Dhe bird flu hit Europe harder than ever last year. The European Food Safety Authority (EFSA), the European Center for Disease Prevention and Control (ECDC) and the EU said it was the “most devastating outbreak” in history. Between October 2021 and September 2022, around 2,500 bird flu outbreaks were detected on farms in 37 European countries.
According to EFSA, around 50 million birds were culled during this period. The number of animals actually killed in connection with bird flu is likely to be even higher: the preventive culling of chickens, ducks and turkeys carried out in connection with the outbreaks are not included in this figure, EFSA told the AFP news agency. For the first time there was also no clear separation between two epidemic waves, since the virus was not brought under control in the summer. In autumn 2022, the epidemic also raged more severely than in the same period last year: the number of infected companies was 35 percent higher.
Between September 2 and December 10, 2022, around 400 outbreaks were registered on farms in 18 European countries. The virus has also been detected more than 600 times in wild birds, primarily ducks and swans. According to the report, this may have contributed to the transmission of the virus across multiple farms. European health authorities are currently examining the possibility of stopping the spread of the virus through vaccination. Avian flu is deadly to infected animals, but is generally harmless to humans. However, in rare cases, H5N1 can also be transmitted to humans and then cause serious illnesses.
The festive goose will be expensive
Avian flu cases are likely to contribute to higher roast goose prices well into the upcoming holiday season. The breeding animals represented the bottleneck, said Timm Harder from the Friedrich Loeffler Institute (FLI) of the German Press Agency. The geese only breed in the spring, explained the head of the reference laboratory for bird flu at the FLI. If, after an outbreak from a smaller number of eggs, new parents had to be produced first, there would also be fewer fattening animals that could be slaughtered at the end of a year. “This then explains the multi-year slump in geese production.”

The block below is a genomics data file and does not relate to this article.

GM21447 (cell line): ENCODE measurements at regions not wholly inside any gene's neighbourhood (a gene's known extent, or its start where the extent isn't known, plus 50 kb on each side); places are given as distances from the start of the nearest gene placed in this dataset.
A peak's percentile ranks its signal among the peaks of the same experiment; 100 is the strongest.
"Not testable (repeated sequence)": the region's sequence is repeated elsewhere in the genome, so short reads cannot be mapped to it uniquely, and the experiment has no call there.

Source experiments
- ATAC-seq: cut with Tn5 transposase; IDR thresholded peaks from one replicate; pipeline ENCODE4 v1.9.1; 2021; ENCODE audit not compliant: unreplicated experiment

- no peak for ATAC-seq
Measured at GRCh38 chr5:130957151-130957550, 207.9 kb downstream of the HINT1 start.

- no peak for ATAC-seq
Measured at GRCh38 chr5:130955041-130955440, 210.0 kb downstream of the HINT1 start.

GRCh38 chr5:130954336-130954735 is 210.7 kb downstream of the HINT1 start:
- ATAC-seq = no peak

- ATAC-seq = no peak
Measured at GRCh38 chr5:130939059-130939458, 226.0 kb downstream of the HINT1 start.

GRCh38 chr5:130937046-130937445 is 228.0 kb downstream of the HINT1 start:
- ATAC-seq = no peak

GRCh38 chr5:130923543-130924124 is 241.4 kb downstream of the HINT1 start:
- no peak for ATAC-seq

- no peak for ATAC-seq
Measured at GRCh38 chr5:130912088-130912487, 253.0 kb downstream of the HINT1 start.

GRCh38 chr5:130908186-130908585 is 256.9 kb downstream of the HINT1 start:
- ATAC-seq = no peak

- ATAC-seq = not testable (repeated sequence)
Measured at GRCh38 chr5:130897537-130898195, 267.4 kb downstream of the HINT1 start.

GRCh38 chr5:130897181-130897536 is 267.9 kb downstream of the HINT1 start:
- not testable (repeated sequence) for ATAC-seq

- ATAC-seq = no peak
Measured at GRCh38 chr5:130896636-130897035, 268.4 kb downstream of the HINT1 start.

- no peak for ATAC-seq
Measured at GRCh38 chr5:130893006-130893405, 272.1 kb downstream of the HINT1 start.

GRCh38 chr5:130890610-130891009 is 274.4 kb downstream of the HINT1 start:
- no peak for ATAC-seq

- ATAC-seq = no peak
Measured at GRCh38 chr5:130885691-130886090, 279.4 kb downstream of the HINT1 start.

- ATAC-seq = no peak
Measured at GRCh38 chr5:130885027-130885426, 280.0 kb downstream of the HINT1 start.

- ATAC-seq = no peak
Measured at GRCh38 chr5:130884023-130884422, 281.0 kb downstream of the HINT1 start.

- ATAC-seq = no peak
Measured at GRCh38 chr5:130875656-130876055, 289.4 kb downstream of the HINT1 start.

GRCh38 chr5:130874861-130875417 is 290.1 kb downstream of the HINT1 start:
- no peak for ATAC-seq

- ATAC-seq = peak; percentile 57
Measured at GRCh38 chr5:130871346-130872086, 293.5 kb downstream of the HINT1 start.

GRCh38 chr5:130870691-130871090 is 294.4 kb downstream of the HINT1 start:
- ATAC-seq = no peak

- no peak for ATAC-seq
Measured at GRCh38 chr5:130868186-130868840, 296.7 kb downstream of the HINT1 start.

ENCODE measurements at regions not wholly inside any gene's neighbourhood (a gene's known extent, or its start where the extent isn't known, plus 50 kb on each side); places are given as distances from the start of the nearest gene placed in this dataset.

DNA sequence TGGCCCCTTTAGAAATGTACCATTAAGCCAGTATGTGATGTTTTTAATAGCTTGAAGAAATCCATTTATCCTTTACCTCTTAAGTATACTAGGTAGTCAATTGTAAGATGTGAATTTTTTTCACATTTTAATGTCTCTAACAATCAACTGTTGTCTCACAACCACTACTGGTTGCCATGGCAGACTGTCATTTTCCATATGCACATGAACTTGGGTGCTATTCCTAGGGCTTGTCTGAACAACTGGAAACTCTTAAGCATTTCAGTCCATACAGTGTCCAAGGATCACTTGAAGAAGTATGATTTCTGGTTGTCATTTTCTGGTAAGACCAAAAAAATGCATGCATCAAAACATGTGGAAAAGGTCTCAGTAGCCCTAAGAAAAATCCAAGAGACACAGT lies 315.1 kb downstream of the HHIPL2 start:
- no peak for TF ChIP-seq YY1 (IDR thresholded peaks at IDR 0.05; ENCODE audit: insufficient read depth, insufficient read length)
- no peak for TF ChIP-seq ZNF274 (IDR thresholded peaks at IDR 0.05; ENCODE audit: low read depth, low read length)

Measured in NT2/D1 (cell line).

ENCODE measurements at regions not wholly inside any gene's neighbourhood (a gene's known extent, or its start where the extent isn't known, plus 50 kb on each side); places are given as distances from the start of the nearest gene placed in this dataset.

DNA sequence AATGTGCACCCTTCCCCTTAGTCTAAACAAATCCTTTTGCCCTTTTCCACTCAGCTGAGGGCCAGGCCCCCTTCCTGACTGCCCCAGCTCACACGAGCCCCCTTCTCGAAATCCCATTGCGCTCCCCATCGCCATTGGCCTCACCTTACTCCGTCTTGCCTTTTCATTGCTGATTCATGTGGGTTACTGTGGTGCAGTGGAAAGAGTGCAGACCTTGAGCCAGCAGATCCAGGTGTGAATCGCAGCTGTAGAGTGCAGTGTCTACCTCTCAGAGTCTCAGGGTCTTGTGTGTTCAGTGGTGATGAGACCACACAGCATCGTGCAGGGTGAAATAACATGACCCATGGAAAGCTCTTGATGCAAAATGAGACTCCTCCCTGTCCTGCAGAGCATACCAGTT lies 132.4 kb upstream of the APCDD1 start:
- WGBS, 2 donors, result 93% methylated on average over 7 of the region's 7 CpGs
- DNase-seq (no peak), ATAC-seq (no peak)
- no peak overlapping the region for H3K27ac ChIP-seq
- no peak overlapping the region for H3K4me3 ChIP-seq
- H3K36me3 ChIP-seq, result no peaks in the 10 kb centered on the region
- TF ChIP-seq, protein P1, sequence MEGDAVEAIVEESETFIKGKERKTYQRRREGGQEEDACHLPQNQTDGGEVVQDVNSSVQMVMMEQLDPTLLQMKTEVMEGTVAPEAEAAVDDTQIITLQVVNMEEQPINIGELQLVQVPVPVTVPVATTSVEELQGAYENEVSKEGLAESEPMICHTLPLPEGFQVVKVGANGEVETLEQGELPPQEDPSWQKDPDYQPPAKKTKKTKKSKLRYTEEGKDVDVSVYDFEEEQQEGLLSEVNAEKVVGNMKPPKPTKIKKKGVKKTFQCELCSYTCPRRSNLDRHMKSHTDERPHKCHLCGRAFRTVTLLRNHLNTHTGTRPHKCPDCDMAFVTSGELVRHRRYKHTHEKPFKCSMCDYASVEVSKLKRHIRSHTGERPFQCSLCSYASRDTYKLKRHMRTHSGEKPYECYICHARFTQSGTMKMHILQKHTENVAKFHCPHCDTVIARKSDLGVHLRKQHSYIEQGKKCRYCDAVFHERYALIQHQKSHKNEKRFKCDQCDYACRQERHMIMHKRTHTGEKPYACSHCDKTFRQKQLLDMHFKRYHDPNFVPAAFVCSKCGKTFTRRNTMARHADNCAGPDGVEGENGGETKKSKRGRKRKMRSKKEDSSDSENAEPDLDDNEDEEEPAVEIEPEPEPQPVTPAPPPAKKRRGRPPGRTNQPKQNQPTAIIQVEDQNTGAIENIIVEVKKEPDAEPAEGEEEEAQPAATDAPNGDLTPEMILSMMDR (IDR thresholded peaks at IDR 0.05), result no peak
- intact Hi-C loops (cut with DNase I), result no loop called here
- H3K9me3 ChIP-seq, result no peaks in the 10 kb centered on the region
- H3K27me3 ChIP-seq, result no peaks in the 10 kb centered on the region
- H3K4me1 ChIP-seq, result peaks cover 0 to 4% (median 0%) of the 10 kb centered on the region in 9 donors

Wolfgang Schleicher, Managing Director of the Central Association of the German Poultry Industry, said that it takes a year and a half before animals are ready for slaughter if they are hit at the beginning of the laying period. German goose meat has increased in price by around a third to 20 euros per kilogram, also because of increased feed and energy costs as a result of the Ukraine war. Many restaurateurs had already announced that they would add cheaper alternatives to their goose menus, such as game, duck or beef. Schleicher said that German companies only cover around 15 percent of domestic needs. The rest come from abroad. According to Harder, however, the bird flu also hit the larger European producers Hungary and Poland this year.
According to Harder, any safety measures in spring could also affect the supply of geese for the 2023 public holidays. If the animals are no longer allowed to leave their stalls outdoors because of the virus, this will hinder reproduction. According to Schleicher, this stresses the birds. “Of course, this also has an overall effect on fertility, because the animals simply don’t feel well.”